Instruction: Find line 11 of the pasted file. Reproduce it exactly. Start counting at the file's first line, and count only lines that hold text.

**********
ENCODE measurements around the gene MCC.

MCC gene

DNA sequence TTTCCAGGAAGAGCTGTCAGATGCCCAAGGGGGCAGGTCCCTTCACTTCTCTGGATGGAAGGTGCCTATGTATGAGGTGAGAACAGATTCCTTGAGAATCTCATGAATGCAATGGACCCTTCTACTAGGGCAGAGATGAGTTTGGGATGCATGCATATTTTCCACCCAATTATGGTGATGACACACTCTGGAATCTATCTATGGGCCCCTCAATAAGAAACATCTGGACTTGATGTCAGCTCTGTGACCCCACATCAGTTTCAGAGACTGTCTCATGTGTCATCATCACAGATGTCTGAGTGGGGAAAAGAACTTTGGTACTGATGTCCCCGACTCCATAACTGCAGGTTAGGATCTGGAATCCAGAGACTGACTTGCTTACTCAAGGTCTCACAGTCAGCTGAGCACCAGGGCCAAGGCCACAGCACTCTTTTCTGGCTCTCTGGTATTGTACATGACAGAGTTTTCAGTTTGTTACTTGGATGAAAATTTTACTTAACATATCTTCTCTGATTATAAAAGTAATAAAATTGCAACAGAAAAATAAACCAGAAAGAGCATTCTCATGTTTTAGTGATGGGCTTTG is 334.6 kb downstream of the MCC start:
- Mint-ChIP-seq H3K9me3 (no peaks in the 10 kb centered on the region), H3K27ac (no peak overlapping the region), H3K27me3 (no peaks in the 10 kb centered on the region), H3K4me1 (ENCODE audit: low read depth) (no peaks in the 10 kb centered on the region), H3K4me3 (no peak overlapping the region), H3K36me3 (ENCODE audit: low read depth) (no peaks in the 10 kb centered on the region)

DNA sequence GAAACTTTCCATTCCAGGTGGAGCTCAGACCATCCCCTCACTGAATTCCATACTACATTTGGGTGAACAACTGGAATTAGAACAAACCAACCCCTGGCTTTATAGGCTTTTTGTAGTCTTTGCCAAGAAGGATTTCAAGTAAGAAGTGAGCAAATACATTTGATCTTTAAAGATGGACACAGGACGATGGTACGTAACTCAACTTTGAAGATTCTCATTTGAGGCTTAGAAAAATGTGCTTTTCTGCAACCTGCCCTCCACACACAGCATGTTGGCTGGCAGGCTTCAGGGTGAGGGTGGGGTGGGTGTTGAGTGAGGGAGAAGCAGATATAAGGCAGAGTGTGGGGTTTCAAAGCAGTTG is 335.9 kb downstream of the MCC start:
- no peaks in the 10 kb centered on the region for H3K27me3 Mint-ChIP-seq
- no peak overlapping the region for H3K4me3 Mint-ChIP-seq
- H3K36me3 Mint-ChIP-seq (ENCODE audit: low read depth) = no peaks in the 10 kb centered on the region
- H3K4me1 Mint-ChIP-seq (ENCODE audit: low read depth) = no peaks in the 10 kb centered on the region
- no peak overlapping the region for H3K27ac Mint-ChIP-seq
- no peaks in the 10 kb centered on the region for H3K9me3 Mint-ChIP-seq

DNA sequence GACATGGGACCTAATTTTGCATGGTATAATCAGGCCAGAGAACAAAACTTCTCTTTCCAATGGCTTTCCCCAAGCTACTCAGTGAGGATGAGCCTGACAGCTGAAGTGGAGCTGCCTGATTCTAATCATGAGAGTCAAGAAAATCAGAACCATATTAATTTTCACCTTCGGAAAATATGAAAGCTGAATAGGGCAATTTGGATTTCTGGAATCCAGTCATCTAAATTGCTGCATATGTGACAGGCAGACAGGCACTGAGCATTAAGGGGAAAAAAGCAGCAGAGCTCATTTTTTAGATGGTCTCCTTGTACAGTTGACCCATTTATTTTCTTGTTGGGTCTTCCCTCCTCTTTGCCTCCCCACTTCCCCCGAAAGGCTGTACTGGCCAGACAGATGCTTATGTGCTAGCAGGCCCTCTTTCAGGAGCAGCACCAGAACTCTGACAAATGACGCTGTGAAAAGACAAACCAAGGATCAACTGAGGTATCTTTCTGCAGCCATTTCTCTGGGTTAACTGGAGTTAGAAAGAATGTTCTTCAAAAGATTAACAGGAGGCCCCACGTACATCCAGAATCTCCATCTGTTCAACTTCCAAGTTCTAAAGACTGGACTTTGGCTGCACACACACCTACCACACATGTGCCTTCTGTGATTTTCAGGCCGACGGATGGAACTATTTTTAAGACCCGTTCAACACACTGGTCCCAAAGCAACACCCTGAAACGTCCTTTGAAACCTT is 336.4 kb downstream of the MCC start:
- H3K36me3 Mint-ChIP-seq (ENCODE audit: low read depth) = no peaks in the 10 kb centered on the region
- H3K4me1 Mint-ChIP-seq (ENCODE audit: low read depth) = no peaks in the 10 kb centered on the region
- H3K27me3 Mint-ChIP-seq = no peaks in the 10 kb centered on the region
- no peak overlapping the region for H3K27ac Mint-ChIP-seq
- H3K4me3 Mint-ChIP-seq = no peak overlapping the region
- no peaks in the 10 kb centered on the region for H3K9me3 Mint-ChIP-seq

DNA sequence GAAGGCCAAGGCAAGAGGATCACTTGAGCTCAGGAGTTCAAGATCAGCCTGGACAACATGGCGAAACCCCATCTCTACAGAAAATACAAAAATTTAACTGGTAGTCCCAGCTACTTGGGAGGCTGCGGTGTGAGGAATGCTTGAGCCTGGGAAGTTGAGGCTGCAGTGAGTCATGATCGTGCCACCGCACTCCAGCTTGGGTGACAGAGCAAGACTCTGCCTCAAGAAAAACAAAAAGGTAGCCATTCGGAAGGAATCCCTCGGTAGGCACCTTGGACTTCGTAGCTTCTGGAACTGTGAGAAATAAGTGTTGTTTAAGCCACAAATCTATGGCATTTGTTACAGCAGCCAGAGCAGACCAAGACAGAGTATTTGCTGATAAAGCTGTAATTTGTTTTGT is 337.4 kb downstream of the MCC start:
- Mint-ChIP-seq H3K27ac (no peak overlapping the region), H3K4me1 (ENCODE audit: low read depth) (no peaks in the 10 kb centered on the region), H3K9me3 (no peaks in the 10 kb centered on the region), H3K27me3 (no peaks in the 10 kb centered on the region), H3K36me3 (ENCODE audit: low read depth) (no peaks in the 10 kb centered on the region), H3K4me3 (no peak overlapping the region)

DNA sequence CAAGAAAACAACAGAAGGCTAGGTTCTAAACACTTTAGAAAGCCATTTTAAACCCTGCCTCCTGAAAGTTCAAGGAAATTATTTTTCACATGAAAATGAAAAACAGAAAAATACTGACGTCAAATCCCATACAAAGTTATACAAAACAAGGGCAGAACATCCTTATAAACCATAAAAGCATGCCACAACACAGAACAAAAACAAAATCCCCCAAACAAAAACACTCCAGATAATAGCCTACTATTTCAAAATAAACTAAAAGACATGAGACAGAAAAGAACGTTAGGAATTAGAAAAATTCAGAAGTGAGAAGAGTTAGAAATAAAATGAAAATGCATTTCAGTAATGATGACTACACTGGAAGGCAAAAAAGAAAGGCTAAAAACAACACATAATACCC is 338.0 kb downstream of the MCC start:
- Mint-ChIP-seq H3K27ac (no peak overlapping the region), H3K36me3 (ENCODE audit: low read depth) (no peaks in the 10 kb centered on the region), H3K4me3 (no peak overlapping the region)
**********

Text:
- no peaks in the 10 kb centered on the region for H3K9me3 Mint-ChIP-seq